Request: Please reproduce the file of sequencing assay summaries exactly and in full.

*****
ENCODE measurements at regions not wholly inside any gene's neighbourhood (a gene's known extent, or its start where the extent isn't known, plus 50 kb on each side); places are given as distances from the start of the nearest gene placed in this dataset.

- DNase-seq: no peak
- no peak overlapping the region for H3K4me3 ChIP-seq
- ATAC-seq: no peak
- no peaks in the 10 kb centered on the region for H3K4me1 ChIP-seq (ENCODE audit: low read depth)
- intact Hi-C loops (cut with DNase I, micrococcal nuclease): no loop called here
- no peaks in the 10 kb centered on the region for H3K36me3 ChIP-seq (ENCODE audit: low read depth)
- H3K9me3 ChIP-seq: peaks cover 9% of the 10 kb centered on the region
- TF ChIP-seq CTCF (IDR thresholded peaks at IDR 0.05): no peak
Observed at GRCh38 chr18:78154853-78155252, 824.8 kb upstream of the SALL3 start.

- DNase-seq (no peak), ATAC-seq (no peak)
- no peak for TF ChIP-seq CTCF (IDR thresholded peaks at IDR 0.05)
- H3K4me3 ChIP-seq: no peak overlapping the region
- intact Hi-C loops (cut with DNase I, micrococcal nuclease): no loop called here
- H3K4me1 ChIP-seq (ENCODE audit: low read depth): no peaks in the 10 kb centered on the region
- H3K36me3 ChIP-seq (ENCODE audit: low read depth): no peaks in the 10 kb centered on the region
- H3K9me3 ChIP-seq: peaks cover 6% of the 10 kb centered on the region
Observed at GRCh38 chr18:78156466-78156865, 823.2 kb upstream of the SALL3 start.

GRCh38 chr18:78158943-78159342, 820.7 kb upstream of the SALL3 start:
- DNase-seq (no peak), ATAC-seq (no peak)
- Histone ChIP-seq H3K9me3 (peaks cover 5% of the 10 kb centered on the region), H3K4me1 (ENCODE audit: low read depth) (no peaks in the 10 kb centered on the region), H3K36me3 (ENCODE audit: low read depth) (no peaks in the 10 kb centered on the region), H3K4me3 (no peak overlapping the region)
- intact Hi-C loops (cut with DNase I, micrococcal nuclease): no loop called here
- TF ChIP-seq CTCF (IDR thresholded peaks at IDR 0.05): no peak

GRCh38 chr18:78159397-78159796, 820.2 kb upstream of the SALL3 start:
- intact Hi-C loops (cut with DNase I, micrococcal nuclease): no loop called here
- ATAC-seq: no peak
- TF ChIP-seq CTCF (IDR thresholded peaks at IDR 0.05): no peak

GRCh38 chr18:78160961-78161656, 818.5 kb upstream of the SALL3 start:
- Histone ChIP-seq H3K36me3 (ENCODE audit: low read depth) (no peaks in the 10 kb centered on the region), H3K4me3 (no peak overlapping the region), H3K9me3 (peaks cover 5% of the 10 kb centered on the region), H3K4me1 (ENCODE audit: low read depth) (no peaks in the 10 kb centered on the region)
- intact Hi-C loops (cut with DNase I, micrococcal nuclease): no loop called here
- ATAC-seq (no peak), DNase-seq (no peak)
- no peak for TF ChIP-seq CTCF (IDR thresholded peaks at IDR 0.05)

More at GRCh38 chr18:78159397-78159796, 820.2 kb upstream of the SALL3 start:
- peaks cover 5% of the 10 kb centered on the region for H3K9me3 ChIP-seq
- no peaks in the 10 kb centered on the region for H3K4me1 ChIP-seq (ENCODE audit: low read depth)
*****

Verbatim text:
ENCODE measurements at regions not wholly inside any gene's neighbourhood (a gene's known extent, or its start where the extent isn't known, plus 50 kb on each side); places are given as distances from the start of the nearest gene placed in this dataset.

- DNase-seq: no peak
- no peak overlapping the region for H3K4me3 ChIP-seq
- ATAC-seq: no peak
- no peaks in the 10 kb centered on the region for H3K4me1 ChIP-seq (ENCODE audit: low read depth)
- intact Hi-C loops (cut with DNase I, micrococcal nuclease): no loop called here
- no peaks in the 10 kb centered on the region for H3K36me3 ChIP-seq (ENCODE audit: low read depth)
- H3K9me3 ChIP-seq: peaks cover 9% of the 10 kb centered on the region
- TF ChIP-seq CTCF (IDR thresholded peaks at IDR 0.05): no peak
Observed at GRCh38 chr18:78154853-78155252, 824.8 kb upstream of the SALL3 start.

- DNase-seq (no peak), ATAC-seq (no peak)
- no peak for TF ChIP-seq CTCF (IDR thresholded peaks at IDR 0.05)
- H3K4me3 ChIP-seq: no peak overlapping the region
- intact Hi-C loops (cut with DNase I, micrococcal nuclease): no loop called here
- H3K4me1 ChIP-seq (ENCODE audit: low read depth): no peaks in the 10 kb centered on the region
- H3K36me3 ChIP-seq (ENCODE audit: low read depth): no peaks in the 10 kb centered on the region
- H3K9me3 ChIP-seq: peaks cover 6% of the 10 kb centered on the region
Observed at GRCh38 chr18:78156466-78156865, 823.2 kb upstream of the SALL3 start.

GRCh38 chr18:78158943-78159342, 820.7 kb upstream of the SALL3 start:
- DNase-seq (no peak), ATAC-seq (no peak)
- Histone ChIP-seq H3K9me3 (peaks cover 5% of the 10 kb centered on the region), H3K4me1 (ENCODE audit: low read depth) (no peaks in the 10 kb centered on the region), H3K36me3 (ENCODE audit: low read depth) (no peaks in the 10 kb centered on the region), H3K4me3 (no peak overlapping the region)
- intact Hi-C loops (cut with DNase I, micrococcal nuclease): no loop called here
- TF ChIP-seq CTCF (IDR thresholded peaks at IDR 0.05): no peak

GRCh38 chr18:78159397-78159796, 820.2 kb upstream of the SALL3 start:
- intact Hi-C loops (cut with DNase I, micrococcal nuclease): no loop called here
- ATAC-seq: no peak
- TF ChIP-seq CTCF (IDR thresholded peaks at IDR 0.05): no peak

GRCh38 chr18:78160961-78161656, 818.5 kb upstream of the SALL3 start:
- Histone ChIP-seq H3K36me3 (ENCODE audit: low read depth) (no peaks in the 10 kb centered on the region), H3K4me3 (no peak overlapping the region), H3K9me3 (peaks cover 5% of the 10 kb centered on the region), H3K4me1 (ENCODE audit: low read depth) (no peaks in the 10 kb centered on the region)
- intact Hi-C loops (cut with DNase I, micrococcal nuclease): no loop called here
- ATAC-seq (no peak), DNase-seq (no peak)
- no peak for TF ChIP-seq CTCF (IDR thresholded peaks at IDR 0.05)

More at GRCh38 chr18:78159397-78159796, 820.2 kb upstream of the SALL3 start:
- peaks cover 5% of the 10 kb centered on the region for H3K9me3 ChIP-seq
- no peaks in the 10 kb centered on the region for H3K4me1 ChIP-seq (ENCODE audit: low read depth)